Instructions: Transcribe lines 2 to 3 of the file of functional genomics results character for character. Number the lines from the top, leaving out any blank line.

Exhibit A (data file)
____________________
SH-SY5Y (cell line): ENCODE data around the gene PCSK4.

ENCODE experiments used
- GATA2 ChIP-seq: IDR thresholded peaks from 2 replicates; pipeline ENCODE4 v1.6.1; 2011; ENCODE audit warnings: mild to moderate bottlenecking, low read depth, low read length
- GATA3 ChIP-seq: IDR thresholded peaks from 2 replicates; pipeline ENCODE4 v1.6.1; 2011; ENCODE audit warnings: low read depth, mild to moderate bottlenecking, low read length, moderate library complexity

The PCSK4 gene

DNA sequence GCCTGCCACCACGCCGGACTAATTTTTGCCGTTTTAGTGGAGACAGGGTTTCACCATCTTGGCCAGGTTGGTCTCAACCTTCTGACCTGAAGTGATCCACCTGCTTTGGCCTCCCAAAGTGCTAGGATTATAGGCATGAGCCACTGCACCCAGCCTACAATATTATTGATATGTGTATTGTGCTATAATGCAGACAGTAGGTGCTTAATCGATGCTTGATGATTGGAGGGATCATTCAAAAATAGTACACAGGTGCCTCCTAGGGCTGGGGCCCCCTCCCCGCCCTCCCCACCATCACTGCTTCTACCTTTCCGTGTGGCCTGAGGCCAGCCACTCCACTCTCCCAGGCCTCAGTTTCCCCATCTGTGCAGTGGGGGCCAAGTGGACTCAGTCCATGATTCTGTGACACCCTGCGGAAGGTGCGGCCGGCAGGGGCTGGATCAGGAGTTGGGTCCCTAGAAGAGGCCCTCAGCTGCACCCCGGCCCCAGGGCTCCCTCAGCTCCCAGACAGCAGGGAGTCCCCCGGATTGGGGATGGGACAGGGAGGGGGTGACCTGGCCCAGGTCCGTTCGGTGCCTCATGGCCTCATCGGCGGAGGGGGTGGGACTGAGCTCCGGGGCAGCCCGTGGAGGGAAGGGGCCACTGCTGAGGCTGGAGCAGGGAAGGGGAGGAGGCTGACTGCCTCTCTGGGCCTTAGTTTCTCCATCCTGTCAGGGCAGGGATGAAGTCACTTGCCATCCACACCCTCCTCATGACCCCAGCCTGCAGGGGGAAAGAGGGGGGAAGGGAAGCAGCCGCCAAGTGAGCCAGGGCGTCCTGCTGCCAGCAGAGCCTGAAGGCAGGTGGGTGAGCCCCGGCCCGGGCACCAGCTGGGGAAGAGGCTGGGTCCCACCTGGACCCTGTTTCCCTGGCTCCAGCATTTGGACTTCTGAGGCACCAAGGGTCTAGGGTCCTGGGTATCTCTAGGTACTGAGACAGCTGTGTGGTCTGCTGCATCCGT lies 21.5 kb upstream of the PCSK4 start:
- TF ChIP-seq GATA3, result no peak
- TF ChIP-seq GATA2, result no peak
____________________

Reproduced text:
ENCODE experiments used
- GATA2 ChIP-seq: IDR thresholded peaks from 2 replicates; pipeline ENCODE4 v1.6.1; 2011; ENCODE audit warnings: mild to moderate bottlenecking, low read depth, low read length